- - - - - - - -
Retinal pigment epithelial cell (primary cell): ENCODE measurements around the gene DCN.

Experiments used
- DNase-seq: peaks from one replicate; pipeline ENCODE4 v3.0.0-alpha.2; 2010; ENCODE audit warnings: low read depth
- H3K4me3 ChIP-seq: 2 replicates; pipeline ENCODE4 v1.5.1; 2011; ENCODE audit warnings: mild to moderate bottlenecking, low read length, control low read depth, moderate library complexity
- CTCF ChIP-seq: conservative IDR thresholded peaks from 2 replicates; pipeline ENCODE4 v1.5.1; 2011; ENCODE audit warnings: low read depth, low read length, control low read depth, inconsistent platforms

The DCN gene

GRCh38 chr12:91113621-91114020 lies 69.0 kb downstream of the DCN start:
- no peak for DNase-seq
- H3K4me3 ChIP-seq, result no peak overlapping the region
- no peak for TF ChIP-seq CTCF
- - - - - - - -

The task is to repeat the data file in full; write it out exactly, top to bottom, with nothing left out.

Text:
Retinal pigment epithelial cell (primary cell): ENCODE measurements around the gene DCN.

Experiments used
- DNase-seq: peaks from one replicate; pipeline ENCODE4 v3.0.0-alpha.2; 2010; ENCODE audit warnings: low read depth
- H3K4me3 ChIP-seq: 2 replicates; pipeline ENCODE4 v1.5.1; 2011; ENCODE audit warnings: mild to moderate bottlenecking, low read length, control low read depth, moderate library complexity
- CTCF ChIP-seq: conservative IDR thresholded peaks from 2 replicates; pipeline ENCODE4 v1.5.1; 2011; ENCODE audit warnings: low read depth, low read length, control low read depth, inconsistent platforms

The DCN gene

GRCh38 chr12:91113621-91114020 lies 69.0 kb downstream of the DCN start:
- no peak for DNase-seq
- H3K4me3 ChIP-seq, result no peak overlapping the region
- no peak for TF ChIP-seq CTCF